The Vancouver Whitecaps enter their second season in Major League Soccer hoping to improve on the groundwork they laid in their debut campaign.
New head coach Martin Rennie is at the helm and will be installing a new system in the hopes of earning the second-year franchise its first playoff berth.
One of the players that will be at his disposal is former Indiana Hoosier Lee Nguyen, who was acquired by Vancouver through an MLS weighted lottery.
After one season in the NCAA, the 25-year-old attacking midfielder moved on to Holland's PSV Eindhoven and became the first American to play in the Vietnamese V-League.
Nguyen believes that his European experience will help him adjust to Rennie's style of formation.
"The system we play, I've played it at PSV so I'm used to it and I like it," said Nguyen.
While he enjoyed the notoriety of playing in Vietnam where he holds citizenship along with the United States, Nguyen is excited to be competing once again in North America.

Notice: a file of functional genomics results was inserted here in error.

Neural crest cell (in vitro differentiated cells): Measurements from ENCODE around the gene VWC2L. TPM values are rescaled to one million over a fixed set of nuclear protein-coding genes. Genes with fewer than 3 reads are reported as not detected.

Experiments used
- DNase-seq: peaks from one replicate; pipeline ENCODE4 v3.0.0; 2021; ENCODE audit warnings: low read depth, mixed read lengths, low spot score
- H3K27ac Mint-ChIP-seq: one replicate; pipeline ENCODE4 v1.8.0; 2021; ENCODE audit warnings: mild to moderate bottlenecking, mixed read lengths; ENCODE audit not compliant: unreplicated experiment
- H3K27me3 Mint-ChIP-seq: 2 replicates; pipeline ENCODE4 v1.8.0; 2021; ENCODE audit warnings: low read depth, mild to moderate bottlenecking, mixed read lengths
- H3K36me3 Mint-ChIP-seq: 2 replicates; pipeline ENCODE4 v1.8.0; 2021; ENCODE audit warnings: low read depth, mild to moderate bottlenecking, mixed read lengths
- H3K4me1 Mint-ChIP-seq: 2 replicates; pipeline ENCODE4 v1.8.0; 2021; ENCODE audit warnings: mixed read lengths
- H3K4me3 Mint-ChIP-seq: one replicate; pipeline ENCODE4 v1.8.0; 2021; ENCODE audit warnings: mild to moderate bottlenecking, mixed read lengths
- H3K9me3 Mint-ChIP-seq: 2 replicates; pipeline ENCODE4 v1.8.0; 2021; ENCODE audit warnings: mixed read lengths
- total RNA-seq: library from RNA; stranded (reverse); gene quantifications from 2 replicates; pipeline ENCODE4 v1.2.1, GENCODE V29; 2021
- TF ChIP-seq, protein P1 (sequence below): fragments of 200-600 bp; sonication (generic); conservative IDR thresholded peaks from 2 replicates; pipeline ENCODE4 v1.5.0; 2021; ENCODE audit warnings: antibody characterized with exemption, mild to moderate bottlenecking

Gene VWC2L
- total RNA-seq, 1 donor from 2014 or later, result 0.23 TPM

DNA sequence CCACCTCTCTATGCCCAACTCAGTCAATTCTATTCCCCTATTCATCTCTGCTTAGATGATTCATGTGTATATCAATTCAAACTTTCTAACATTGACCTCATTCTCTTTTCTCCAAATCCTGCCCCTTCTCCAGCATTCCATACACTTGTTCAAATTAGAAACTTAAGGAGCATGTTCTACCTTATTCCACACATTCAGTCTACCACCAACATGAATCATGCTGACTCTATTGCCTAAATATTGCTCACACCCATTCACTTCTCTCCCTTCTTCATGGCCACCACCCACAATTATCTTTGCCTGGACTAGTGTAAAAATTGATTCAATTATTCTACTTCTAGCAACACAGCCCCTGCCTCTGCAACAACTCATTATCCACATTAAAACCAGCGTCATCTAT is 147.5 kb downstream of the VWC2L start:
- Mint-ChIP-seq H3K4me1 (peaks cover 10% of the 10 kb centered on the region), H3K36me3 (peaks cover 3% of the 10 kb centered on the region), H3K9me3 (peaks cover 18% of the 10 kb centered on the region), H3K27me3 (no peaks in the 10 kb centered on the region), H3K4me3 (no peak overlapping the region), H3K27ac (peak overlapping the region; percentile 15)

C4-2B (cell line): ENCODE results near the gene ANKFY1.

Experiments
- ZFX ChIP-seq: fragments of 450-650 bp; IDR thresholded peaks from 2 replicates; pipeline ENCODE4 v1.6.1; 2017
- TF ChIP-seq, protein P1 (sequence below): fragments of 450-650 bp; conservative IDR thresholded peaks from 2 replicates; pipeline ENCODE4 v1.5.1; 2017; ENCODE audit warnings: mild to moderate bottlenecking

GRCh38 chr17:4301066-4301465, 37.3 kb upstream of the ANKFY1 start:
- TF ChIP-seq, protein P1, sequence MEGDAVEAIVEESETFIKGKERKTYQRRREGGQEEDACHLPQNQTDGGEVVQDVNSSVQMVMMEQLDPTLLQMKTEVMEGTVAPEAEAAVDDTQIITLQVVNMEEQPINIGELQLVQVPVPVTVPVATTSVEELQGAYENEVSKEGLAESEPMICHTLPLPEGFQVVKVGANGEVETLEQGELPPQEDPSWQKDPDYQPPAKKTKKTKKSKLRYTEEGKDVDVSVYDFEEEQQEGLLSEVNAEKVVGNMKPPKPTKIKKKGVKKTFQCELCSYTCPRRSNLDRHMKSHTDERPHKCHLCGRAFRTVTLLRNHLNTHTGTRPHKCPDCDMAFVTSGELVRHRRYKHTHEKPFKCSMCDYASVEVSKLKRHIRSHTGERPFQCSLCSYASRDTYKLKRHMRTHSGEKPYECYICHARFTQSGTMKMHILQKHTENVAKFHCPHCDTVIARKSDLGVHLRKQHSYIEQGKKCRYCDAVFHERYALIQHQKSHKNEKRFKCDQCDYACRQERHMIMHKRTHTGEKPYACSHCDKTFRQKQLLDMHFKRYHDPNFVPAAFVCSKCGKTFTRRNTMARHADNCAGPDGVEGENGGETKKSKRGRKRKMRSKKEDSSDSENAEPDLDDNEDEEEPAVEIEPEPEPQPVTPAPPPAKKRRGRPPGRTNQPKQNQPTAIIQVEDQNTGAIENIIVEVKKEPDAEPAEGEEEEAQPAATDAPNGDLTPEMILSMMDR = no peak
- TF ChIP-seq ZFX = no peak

"You get all of the hype that you don't usually get, they treat you like an A-lister," said Nguyen about his time in Vietnam. "It's fun and it's something that I cherished while I was there, now it's nice to be back and I'm trying to work hard and get ready for (the opening game on) March 10th."
While Nguyen will be getting used to his new team, veteran keeper Joe Cannon will be returning for his second season with the Whitecaps.
Cannon, who was selected by Vancouver in the 2010 MLS Expansion Draft, is happy to once again have a place on the roster.
"It's a little harder than it was when I was younger," said Cannon. "At the same time there is still a huge ego and pride factor that you're going to fight with age."
The 37-year-old goalkeeper started 20 games for the Whitecaps last year and will be pushing hard to remain the main man in net in Vancouver.
"Coming into camp relatively healthy they've asked me to do pretty much everything," said Cannon "There's nothing better and I can't think of anything I'd rather sacrifice for."
As for ending his career, that's something Cannon is happy to delay as long as possible.
"For the first time I was looking at the possibility that if I didn't get the job I don't know if I would retire but it would have been a step in that direction."